Theresa May, despite appearances, is in for a rough time. I believe the next few months will certainly give her more problems than she can comfortably handle. Her Tory government is more divided than she dare admit and her Foreign Secretary, Boris Johnson, is proving to be a loose cannon and an embarrassment to the very essence of diplomacy, at a time when her government needs all the goodwill it can engender.

On the other hand, she seems to be at odds with Philip Hammond, her Chancellor, whose common sense approach to Brexit is hardly palatable to the right-wing elements in her cabinet, and she seems determined to rein him in, no matter what. In the meantime, Nicola Sturgeon, who refuses to toe the Westminster line, will attempt to block Theresa May from triggering Brexit after being given permission by the Supreme Court to intervene. The Court announced last Friday that the Scottish Government will be allowed to take part in a controversial legal battle over Article 50, which formally begins the process of leaving the European Union.


The Welsh Government will also be allowed to intervene, along with a trade union backed by Jeremy Corbyn, the Labour leader. Ms Sturgeon, whose force of personality will prove to be a big stumbling block to Mrs May, wants the Scottish Parliament to be consulted before the British Prime Minister starts divorce procedures with the EU. Given that the majority of people in Scotland voted in favour of Remain, Ms Sturgeon has warned that Brexit could trigger off a second Independence Referendum.

In its application to intervene, the Scottish Government argued that triggering article 50 would lead to a ‘fundamental alteration of the constitutional arrangements of the United Kingdom.’ Ms Sturgeon, announcing the Scottish Government’s intention to intervene earlier this month, said: ‘Let me be clear. I respect the right of England and Wales to leave the European Union. This is not an attempt to veto that process. But the democratic wishes of the people of Scotland and the national Parliament of Scotland cannot be brushed aside as if they do not matter.’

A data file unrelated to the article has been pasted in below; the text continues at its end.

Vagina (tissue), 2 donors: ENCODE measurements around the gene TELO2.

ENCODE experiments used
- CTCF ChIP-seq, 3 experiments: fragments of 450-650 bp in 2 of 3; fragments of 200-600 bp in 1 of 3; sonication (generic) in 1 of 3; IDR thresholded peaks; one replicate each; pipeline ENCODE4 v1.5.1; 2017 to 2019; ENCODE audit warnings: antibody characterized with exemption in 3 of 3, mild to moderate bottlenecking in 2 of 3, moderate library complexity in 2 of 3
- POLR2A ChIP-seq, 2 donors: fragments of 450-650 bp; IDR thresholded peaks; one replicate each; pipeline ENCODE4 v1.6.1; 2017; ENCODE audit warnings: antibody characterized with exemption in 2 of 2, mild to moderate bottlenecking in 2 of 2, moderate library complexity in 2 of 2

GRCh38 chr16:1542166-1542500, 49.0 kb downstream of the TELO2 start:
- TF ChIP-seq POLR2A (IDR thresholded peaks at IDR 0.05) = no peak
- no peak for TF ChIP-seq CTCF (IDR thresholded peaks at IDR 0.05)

The Supreme Court also gave permission to the Independent Workers Union of Great Britain to intervene in the court case. The Union wants MPs to block Brexit unless the Government can meet an extensive list of guarantees about workers’ rights. The participation of a union which supports Mr Corbyn in the case appears to contradict claims by the Labour leadership that the party will not seek to block Article 50. John McDonnell, the Shadow Chancellor, said last week: ‘Labour will not seek to block or delay it.’ It came as Jolyon Maugham, one of the QCs behind the legal action, said that Ms Sturgeon could seek a legal ruling that Article 50 can be reversed. Supreme Court Justices will also invite legal representatives from the Welsh Government and a group representing British expats to intervene in the court case, which begins on December 5.

Downing Street says it is confident it will win its appeal against the High Court decision, which ruled the Prime Minister could not use executive powers to trigger Article 50. Mr Maugham argues that the Scottish First Minister could ‘explode the cosy consensus that the 2-year process for leaving the EU cannot be undone once it has started, by seeking a reference to the Court of Justice of the EU.’

Mrs May’s confidence that she will overcome all these complexities, given the state she is now in, is tantamount to stretching optimism beyond the realm of reality. But being in an age where even the unworthy can succeed when the odds stashed against him or her make the ascendancy virtually impossible, anything can happen.

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